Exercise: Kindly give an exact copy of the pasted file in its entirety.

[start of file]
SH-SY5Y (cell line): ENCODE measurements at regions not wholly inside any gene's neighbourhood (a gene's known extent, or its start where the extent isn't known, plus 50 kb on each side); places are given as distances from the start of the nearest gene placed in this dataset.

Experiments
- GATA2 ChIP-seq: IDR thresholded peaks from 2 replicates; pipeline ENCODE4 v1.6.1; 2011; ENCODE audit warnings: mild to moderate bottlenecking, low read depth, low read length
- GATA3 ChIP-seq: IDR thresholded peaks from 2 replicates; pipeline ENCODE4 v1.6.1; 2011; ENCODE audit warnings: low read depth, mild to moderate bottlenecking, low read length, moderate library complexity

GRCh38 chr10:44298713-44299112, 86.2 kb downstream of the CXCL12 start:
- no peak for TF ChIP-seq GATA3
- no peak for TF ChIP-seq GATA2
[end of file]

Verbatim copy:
SH-SY5Y (cell line): ENCODE measurements at regions not wholly inside any gene's neighbourhood (a gene's known extent, or its start where the extent isn't known, plus 50 kb on each side); places are given as distances from the start of the nearest gene placed in this dataset.

Experiments
- GATA2 ChIP-seq: IDR thresholded peaks from 2 replicates; pipeline ENCODE4 v1.6.1; 2011; ENCODE audit warnings: mild to moderate bottlenecking, low read depth, low read length
- GATA3 ChIP-seq: IDR thresholded peaks from 2 replicates; pipeline ENCODE4 v1.6.1; 2011; ENCODE audit warnings: low read depth, mild to moderate bottlenecking, low read length, moderate library complexity

GRCh38 chr10:44298713-44299112, 86.2 kb downstream of the CXCL12 start:
- no peak for TF ChIP-seq GATA3
- no peak for TF ChIP-seq GATA2